Register of Debates in Congress, Comprising the Leading Debates and Incidents of the Second Session of the Eighteenth Congress Page: 45
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OF DEBATES-IN CONGRESS.
Deo. 22, 1824.]
Gratitude to Lafayette.
[H. of R.
GRA TITUDE TO LAFAYETTE,
On motion of Mr. LITTLE, of Maryland, the House
resumed the consideration of the bill yesterday report-
ed by a committee of the House, " concerning General
Mr. SLOANE, of Ohio, moved that the bill be post-
poned until Monday next, and that a committee be ap-
pointed "to report a statement of the facts and accounts
on which it is founded."
Mr. TUCKER, of Virginia, said he was willing to post-
pone the bill, if any gentleman desired it for his accom-
modation, but, for his part, he wanted no further'inform-
ation on this subject; neither, he presumed, did any gen-
tleman of this House. I-Ie, therefore, moved to strike
out the part of Mr. Sloane's motion which proposed the
appointment of a committee.
Mr. SLOANE thought the nature and importance of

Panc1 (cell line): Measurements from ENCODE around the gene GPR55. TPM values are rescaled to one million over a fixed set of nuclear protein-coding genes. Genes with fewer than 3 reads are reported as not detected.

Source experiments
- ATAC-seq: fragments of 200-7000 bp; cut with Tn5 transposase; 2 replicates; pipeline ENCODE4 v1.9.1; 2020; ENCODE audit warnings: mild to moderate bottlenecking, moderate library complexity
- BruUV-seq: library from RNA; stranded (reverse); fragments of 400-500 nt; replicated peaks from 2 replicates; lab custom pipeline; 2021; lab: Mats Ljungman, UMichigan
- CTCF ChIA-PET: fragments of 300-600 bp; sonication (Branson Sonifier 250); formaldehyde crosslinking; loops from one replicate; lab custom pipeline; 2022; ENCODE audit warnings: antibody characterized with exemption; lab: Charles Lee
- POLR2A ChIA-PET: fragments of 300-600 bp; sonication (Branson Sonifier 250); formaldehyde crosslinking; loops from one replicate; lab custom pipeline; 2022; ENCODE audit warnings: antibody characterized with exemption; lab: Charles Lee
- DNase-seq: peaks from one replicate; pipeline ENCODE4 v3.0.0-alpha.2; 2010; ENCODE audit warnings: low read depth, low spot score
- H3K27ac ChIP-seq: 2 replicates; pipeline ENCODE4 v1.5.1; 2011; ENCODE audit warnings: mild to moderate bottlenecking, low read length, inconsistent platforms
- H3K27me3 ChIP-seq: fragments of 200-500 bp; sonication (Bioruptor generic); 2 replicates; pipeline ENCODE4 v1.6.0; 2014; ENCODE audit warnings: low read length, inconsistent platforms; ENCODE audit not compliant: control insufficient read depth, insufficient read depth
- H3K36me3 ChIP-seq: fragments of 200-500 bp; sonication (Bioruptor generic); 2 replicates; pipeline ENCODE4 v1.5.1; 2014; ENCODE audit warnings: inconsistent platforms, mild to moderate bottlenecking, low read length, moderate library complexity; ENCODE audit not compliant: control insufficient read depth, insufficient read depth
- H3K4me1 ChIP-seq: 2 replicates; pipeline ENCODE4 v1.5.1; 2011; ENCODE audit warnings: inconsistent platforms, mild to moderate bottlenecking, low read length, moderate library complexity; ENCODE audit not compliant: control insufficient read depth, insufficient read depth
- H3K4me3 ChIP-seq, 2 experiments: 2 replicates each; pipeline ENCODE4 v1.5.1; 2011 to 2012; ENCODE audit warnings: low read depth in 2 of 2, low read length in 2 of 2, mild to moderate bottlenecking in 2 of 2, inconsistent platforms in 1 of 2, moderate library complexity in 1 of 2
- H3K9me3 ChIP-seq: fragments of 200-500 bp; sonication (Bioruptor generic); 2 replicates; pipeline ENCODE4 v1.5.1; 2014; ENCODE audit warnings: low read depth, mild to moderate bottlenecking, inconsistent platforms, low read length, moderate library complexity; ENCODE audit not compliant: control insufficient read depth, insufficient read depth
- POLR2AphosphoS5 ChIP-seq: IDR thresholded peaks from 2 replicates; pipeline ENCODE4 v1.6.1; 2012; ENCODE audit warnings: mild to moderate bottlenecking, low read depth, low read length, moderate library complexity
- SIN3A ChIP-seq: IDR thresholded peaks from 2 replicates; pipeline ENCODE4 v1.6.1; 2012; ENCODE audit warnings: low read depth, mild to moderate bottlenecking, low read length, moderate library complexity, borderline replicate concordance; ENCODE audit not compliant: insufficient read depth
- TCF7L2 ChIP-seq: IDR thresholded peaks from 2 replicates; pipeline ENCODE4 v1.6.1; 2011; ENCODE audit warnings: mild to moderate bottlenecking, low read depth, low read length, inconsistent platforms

the question now depending, called for such information
as he asked to obtain. Indeed, Mr. S. said he had no
wish for a postponement of the bill if he was to get no
additional information by it. The question, whether one
hundred thousand or two hundred thousand dollars, or
whether any thing, should be voted to General Lafay-
ette, would depend upon the state of the accounts be-
tween him and the United States.
The motion of Mr. TUCKER was negatived.
Mr. COOK, of Illinois, said that the Senate, it appear-
ed, had passed a bill on this subject, from the features of
which it seemed that they entertained a different view
from that presented by the committee of this House, as
to the mode of awarding this money to General Lafay-
ette : and what the Senate would do with this bill, if sent
to that body, he could not say. To give time to con-
sider of the proper mode of linally arranging this mat-
ter, Mr. C. proposed to recommit the bill to a commit-
tee of the whole, so as to endeavor, at least, to act in
harmony and concert on it. This was what was expect-